History

Stone rails

The earliest evidence of a railway found thus far was the Diolkos wagonway, which transported boats across the Corinth isthmus in Greece during the 6th century BC. Trucks pushed by slaves ran in grooves in limestone, which provided the track element, preventing the wagons from leaving the intended route. The Diolkos ran for over 1300 years, until 900 AD. The first horse-drawn wagonways also appeared in ancient Greece, with others to be found on Malta and various parts of the Roman Empire, using cut-stone tracks. An example of stone track still exists on Dartmoor, England, where the Haytor Granite Tramway was built in 1820 using grooved granite blocks.

Wooden rails

Railways began reappearing in Europe after the Dark Ages following the collapse of the Roman Empire. The earliest known record of a railway in Europe from this period is a stained-glass window in the Minster of Freiburg im Breisgau dating from around 1350. By 1550, narrow gauge railways operating with wooden rails were common in mines in Europe. The first railways in Great Britain (also known as wagonways) were constructed in the early 17th century, mainly for transporting coal from mines to canal wharfs where it could be transferred to a boat for onward shipment. The earliest recorded examples are the Wollaton Wagonway in Nottinghamshire and the Bourtreehill - Broomlands Wagonway in Irvine, Ayrshire. Other examples can be found in Broseley in Shropshire, where wooden rails and flanged wheels were utilised, as on a modern railway. However, the rails were prone to wear out under the pressure, and had to be replaced regularly.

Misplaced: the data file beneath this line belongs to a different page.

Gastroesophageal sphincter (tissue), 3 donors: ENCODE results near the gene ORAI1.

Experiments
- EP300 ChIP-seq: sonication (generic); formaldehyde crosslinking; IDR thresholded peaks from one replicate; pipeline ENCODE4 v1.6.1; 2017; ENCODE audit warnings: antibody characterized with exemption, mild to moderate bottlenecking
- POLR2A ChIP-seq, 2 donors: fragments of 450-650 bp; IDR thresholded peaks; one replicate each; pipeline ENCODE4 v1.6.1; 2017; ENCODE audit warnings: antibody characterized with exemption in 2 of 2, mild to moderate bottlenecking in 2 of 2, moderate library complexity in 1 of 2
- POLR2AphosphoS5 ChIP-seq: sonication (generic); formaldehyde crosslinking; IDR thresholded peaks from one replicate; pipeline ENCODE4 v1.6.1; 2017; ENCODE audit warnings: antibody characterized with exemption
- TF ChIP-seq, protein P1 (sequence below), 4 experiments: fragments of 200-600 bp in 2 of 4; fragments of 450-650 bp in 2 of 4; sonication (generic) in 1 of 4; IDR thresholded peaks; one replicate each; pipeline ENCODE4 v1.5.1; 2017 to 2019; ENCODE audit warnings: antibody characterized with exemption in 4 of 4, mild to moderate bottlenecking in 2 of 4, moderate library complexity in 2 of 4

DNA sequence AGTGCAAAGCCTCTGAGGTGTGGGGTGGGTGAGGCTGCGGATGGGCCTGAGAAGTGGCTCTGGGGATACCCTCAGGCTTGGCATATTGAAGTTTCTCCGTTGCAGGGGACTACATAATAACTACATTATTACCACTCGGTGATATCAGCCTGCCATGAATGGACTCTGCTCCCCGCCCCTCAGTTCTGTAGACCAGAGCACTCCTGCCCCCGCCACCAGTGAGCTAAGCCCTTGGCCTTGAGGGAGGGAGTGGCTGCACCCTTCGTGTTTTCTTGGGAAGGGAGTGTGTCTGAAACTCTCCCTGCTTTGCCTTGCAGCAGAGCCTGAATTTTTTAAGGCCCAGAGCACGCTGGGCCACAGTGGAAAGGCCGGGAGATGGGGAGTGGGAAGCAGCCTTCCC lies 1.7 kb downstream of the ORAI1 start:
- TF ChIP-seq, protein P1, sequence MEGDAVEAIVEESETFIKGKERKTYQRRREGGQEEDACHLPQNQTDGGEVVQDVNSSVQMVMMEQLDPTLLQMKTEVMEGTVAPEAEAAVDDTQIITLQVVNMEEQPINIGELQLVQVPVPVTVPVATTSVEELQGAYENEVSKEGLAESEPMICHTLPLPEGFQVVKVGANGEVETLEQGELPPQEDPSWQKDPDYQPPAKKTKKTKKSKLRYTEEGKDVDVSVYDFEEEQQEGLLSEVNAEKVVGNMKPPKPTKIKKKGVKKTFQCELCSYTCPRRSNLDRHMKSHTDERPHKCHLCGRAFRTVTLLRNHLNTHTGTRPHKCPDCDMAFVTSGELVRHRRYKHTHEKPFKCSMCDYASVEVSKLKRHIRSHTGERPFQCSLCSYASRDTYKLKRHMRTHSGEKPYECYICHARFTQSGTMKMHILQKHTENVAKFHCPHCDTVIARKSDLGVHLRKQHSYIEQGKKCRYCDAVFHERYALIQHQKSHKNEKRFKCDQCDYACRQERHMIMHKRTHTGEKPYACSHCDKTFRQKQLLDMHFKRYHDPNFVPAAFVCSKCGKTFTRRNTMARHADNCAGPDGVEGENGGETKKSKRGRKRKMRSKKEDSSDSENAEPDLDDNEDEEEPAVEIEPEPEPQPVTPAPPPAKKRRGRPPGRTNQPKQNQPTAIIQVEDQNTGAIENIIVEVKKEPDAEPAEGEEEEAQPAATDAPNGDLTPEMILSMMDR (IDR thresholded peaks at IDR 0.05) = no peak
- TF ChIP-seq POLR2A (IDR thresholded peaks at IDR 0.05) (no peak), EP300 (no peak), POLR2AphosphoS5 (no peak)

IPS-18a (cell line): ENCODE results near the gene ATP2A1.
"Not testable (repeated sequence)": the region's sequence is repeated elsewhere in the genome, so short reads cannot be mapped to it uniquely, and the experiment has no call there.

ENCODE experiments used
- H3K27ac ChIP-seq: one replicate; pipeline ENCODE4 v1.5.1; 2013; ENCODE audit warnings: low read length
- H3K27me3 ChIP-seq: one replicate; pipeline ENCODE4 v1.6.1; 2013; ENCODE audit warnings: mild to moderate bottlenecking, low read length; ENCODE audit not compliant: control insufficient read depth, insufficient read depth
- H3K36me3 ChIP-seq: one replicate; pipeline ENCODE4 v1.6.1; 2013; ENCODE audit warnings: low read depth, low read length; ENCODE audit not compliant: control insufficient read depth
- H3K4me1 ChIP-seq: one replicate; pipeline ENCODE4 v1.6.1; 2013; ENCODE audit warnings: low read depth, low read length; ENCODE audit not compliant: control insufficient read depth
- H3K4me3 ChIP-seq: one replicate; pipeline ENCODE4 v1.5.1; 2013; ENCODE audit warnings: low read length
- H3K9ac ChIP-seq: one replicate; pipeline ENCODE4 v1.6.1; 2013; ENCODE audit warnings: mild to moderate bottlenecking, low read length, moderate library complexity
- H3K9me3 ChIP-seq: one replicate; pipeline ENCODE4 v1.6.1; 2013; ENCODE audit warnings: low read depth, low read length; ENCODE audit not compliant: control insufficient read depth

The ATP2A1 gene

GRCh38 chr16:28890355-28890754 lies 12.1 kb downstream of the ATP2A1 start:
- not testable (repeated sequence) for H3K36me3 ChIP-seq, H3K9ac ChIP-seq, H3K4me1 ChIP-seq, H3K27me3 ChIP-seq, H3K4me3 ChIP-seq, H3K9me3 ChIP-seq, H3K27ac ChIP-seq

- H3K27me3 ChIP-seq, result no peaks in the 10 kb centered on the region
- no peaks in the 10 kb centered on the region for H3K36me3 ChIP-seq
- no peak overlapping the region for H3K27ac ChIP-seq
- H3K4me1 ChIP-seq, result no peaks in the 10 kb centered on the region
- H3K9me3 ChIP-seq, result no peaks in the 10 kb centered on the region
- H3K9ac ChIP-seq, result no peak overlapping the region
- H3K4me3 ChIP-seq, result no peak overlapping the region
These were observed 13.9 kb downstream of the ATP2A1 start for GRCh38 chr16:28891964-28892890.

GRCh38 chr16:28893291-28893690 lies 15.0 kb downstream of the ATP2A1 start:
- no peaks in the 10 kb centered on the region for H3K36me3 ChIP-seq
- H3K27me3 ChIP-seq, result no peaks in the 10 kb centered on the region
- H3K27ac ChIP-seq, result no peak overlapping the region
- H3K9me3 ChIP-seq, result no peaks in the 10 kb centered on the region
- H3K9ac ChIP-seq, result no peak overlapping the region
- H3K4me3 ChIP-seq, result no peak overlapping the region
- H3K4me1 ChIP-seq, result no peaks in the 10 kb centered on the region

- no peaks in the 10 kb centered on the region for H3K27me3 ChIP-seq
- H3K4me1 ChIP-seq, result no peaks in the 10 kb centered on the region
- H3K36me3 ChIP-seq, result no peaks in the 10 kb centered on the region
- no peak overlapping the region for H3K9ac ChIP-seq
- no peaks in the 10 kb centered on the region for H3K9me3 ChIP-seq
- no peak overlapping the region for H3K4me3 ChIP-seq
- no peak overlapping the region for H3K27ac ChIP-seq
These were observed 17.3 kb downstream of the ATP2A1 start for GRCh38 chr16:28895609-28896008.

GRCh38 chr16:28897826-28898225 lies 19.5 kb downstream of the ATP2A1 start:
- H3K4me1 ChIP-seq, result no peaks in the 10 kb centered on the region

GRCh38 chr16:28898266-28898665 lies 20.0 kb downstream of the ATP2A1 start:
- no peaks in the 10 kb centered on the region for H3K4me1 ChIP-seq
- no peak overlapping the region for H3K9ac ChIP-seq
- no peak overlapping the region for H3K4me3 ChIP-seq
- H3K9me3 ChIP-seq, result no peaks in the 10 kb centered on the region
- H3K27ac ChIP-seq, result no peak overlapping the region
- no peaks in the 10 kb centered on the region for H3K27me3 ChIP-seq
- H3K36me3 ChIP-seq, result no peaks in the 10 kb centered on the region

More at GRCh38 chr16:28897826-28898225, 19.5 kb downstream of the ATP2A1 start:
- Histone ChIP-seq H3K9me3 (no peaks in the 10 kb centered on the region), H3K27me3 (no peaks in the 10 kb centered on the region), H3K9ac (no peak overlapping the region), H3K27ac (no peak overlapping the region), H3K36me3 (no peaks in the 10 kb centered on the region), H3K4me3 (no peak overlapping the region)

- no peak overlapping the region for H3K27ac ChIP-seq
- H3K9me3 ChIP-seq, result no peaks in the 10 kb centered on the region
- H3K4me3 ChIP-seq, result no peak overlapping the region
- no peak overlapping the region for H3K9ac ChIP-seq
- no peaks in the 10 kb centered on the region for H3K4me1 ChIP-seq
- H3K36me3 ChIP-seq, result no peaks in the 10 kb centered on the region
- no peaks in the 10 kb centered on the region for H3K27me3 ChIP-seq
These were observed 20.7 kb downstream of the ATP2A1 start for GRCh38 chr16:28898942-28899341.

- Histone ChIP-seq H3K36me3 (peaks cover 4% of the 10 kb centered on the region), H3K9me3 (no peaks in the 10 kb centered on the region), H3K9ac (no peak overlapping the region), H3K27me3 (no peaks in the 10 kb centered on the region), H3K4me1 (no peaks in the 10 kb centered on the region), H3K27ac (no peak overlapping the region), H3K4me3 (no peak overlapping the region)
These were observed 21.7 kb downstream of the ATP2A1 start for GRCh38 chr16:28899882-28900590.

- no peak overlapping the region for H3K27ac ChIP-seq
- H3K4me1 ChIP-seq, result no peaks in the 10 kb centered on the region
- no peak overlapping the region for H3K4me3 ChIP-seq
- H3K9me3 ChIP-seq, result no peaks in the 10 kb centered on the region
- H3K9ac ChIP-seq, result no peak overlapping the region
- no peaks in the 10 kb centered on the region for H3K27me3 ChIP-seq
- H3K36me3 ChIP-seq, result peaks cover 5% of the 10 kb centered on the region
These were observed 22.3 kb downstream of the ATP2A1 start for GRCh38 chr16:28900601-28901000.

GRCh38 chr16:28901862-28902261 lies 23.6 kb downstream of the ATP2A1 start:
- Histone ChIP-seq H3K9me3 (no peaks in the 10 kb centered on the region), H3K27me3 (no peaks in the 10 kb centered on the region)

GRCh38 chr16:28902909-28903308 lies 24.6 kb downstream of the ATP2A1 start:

Iron plate rail

In 1768, the Coalbrookdale Iron Works laid cast iron plates on top of the wooden rails, providing a more durable load-bearing surface. These were later used by Benjamin Outram at his foundry in Ripley, Derbyshire, the first time standardised components were produced. It was these that led to the name "platelayer" for workers on the permanent way. The advantage was that a considerable variation in wheel spacing (gauge) could be accommodated. However, wheels would bind against the upright part of the plate, and mud and stones would accumulate. On the Little Eaton Gangway in 1799, where Outram used passing loops on the single track, moveable plates were provided, called "pointers", which became shortened to "points".

Edge rail

From the late 18th century, iron "edge rails" began to appear. The British civil engineer William Jessop designed smooth iron edge rails, which were used in conjunction with flanged iron wheels, introducing them on a route between Loughborough and Nanpantan, Leicestershire, as an adjunct to the Charnwood Forest Canal, in 1793-4. In 1803, Jessop opened the Surrey Iron Railway in south London, arguably the world's first horse-drawn public railway. Being of cast iron these rails were short, around three feet long, of a "fish-bellied" design. They had a foot at each end by means of which they were fastened to stone blocks in the ground.

Wrought iron and steel

Cast iron is a brittle material and the short lengths meant that they soon became uneven. However, developments in the process of hot rolling iron meant that longer length rails could be produced. In 1805, the first wrought iron rails were produced at Bedlington Ironworks near Durham. The first steel rails were produced by Robert Forester Mushet and laid at Derby station in 1857. Modern railways still use steel rails, but they are typically welded together to form lengths of continuous welded rail; these remove the additional wear and tear on rolling stock caused by the tiny differences in rail surface height at the joint between adjacent rail sections.

Motive power

Steam locomotives